The Economy of Place
Sam Burnham, Curator
Earlier this year I discussed the significance of people and their intrinsic worth - the economy of people. In the Agrarian mindset, there is another economy to discuss. Like people, it is vital to the our monetary economy and is usually discussed in terms of its monetary value or worth - it's market price. But, like the economy of people, the economy of place can produce a very different value to different people based on different factors.
If you are looking for real estate and you are factoring only values, prices, and potential for resale, etc on monetary purposes alone, you might be looking at Midtown Atlanta, maybe Sea Island, perhaps on one of the squares in Savannah. They are popular, they're convenient to amenities, they are valuable, desirable.
But those factors have no impact on the true value of the land. The true value of it can only be estimated by those who have a connection, a bond with the land. I'm not speaking of a personification of a place. It's much bigger than that. The value of the land is based in a culmination of people, of stories, of memories. The relationship between land and a person takes on an intimacy of sorts - the land becomes part of the person and the person, in turn, becomes a part of the land.
It is this exact bond that leads me to confuse, even anger people to tell them I am a Georgian and a Southerner before I am an American. Some would call it small -minded but Georgia is a place, and regions of Georgia even more so. America is more of an idea. As a place it is much too large and diverse to sever as a true identity. It lacks the intimate connection that my friend Brandon expressed about Tattnall County in a recent Instagram post at Classic Georgia.
With that love of the land comes the only true hope of protecting it. Because it is this love that can produce the true concern for the land that can inspire a level of protection that no state or federal code could ever hope to achieve. The woods where a man's grandfather taught him to hunt are safer from clear cutting than the land protected by the codes of crooked politicians who've never laid eyes on the land. The politicians see the land value in votes, the timber industry in dollars, and the person with that attachment sees the value as one exceeding money.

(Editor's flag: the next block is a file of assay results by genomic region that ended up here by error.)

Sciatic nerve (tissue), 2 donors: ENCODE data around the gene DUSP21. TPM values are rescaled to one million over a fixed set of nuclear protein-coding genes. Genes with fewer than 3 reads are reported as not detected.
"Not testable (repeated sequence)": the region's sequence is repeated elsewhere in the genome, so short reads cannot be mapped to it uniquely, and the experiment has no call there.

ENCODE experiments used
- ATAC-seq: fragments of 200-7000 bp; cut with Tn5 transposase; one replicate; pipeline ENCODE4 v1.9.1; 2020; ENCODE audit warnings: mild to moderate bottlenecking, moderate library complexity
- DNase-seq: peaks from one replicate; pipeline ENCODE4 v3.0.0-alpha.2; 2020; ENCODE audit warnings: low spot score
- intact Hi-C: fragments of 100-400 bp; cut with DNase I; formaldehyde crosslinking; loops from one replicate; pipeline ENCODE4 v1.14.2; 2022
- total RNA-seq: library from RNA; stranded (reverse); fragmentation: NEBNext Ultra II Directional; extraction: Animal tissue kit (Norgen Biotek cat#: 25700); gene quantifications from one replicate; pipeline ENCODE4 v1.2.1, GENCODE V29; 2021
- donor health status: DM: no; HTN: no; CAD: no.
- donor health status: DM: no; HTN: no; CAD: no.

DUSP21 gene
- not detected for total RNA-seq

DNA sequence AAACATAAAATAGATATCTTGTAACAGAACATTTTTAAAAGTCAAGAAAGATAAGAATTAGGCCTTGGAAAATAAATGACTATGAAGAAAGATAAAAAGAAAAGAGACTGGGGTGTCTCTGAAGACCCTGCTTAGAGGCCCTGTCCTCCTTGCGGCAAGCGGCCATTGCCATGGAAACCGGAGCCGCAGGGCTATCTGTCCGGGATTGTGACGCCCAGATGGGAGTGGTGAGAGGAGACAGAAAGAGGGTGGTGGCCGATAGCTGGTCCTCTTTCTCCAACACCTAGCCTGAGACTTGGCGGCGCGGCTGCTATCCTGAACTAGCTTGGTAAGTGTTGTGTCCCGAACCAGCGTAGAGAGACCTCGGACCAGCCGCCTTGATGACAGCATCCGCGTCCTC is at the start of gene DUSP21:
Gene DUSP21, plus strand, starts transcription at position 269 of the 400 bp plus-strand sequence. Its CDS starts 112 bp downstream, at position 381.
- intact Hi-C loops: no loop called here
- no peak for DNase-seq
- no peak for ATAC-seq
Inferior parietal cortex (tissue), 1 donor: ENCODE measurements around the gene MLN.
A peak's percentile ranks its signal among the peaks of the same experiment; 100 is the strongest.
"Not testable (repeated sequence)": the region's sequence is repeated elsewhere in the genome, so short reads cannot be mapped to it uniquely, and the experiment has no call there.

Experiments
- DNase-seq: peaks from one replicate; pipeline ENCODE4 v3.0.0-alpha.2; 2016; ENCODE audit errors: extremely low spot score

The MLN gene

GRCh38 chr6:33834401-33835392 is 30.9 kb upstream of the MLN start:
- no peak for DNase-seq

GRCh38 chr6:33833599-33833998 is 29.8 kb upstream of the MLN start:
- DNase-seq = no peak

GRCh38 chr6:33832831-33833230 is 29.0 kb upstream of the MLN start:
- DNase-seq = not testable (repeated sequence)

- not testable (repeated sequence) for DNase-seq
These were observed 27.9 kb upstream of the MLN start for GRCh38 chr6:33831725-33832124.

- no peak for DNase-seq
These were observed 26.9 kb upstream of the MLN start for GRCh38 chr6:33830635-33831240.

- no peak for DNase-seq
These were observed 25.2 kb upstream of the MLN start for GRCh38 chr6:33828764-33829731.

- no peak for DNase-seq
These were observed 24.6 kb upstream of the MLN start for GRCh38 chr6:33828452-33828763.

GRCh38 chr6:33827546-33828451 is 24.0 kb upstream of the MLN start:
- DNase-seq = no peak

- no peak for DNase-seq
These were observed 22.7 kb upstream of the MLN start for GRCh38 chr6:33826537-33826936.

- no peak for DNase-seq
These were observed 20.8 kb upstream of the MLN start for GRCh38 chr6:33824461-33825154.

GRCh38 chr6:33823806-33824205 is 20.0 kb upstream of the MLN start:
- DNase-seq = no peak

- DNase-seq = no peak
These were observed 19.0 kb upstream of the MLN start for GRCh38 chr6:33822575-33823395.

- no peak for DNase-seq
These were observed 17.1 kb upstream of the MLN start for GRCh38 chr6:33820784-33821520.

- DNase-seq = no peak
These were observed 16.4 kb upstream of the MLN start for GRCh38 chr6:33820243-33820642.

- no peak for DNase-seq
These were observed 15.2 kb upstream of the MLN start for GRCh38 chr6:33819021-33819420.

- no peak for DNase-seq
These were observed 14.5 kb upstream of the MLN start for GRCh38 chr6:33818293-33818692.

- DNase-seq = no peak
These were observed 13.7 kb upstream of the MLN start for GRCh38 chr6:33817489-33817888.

Once the attachment value of a place exceeds the market value, that place is safe from unhealthy practices. That landowner will defend it at all costs and will only allow resources to be used in ways they believe to be healthy - which does not include sitting idle to never be used. It means wise usage and management. If the value of the land is reduced to monetary alone, the resources can be dismantled in the cheapest, most profitable way. In those cases places are threatened.
In the economy of place, values are subject to change with the generations and the thinking of the people involved. But so long as a place is loved, it will always be valuable, regardless of what the market says. This will work for wild lands, farmland, even a blighted neighborhood. If homeowners have that love of place, they will work to improve their place. As long as these neighborhoods are controlled by slumlords and government housing, the value can only be measured in profits and votes. This ties back into the community stories and even the banking story that I've done here.
The economy of people, the economy of place, the economy of community, these things all connect. If they are all collaborating well, the world will work right. Right now, things aren't connecting as they should be. Our nation is struggling. It will continue to struggle until we can reconnect the these economies, get them in their proper place, and start carrying this nation back where it should be.
Love your place. If you don't, get up and move to a place you love and stay there. Then treat that place like you love it.
4/18/2018 09:21:11 pm
Well said! So good man.
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Historian, self-proclaimed gentleman, agrarian-at-heart, & curator extraordinaire